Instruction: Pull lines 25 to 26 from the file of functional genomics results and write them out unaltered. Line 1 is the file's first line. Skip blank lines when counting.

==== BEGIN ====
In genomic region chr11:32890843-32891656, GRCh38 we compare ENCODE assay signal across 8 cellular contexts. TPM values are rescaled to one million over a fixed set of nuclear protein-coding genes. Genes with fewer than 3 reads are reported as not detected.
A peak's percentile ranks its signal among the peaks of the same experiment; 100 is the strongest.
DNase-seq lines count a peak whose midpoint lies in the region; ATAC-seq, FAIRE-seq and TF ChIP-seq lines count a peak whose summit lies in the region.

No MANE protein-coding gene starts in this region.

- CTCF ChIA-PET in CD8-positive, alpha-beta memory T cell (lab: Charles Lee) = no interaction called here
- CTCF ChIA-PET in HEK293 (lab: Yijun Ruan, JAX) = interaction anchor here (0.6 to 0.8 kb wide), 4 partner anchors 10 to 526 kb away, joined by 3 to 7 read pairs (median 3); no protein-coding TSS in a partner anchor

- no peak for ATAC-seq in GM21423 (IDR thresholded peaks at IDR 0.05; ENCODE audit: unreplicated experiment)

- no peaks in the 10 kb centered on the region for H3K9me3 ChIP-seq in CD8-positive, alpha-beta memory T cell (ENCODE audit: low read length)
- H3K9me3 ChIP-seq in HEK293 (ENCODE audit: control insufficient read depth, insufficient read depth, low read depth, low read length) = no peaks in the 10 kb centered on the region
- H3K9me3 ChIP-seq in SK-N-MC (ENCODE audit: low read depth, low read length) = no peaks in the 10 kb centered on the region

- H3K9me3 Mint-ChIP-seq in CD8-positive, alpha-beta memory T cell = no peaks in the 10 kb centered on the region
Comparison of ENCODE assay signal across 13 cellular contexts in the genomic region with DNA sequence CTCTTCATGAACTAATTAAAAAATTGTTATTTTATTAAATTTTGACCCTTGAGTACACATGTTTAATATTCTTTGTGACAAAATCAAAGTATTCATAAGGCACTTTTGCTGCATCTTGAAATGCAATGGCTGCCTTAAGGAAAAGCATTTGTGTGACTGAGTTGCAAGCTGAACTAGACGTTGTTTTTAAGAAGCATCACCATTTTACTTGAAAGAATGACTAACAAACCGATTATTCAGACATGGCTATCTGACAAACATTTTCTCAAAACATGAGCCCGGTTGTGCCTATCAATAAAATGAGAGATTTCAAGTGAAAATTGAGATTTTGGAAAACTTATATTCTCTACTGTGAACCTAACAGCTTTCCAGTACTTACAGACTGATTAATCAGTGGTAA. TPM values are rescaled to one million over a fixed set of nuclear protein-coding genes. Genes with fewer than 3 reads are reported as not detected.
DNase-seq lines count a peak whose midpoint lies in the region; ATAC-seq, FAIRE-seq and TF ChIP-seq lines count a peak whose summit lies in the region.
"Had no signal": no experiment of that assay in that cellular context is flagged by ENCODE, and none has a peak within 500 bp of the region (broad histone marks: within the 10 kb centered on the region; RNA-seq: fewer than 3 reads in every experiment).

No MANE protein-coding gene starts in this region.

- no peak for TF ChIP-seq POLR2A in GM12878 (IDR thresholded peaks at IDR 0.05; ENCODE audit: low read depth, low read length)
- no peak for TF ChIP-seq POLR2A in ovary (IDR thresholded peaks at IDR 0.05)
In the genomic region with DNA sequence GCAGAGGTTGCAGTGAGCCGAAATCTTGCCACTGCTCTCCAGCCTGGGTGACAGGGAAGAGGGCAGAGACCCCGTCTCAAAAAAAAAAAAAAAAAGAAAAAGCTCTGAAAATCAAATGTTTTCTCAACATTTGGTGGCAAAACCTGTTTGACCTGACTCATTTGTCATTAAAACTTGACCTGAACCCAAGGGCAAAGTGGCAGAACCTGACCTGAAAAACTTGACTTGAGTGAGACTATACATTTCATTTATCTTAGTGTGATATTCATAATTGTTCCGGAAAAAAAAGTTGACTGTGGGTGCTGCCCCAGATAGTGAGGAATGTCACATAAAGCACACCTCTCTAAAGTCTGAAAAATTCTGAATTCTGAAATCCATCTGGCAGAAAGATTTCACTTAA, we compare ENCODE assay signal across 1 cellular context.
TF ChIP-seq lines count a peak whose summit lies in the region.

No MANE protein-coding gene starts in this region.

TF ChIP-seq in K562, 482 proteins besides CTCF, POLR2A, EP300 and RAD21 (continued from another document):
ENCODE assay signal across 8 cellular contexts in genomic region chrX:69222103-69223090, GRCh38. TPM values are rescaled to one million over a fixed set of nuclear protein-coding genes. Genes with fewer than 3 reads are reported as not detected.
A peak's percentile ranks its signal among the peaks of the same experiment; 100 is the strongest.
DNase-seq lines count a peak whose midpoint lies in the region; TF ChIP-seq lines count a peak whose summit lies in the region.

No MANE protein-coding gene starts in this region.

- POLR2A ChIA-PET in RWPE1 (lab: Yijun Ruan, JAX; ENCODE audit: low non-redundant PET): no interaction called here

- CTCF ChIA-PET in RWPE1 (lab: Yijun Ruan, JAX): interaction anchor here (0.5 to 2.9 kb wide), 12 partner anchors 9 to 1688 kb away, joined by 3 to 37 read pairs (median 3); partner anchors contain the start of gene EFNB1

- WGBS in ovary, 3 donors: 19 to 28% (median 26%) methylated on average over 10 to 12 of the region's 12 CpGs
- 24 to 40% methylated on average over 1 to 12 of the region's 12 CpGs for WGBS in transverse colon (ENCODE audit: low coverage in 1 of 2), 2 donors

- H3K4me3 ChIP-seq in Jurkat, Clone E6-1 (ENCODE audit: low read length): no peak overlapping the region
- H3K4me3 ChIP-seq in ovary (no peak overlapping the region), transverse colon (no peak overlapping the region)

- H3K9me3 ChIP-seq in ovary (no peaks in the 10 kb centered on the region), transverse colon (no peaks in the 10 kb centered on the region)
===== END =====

No MANE protein-coding gene starts in this region.

- POLR2A ChIA-PET in RWPE1 (lab: Yijun Ruan, JAX; ENCODE audit: low non-redundant PET): no interaction called here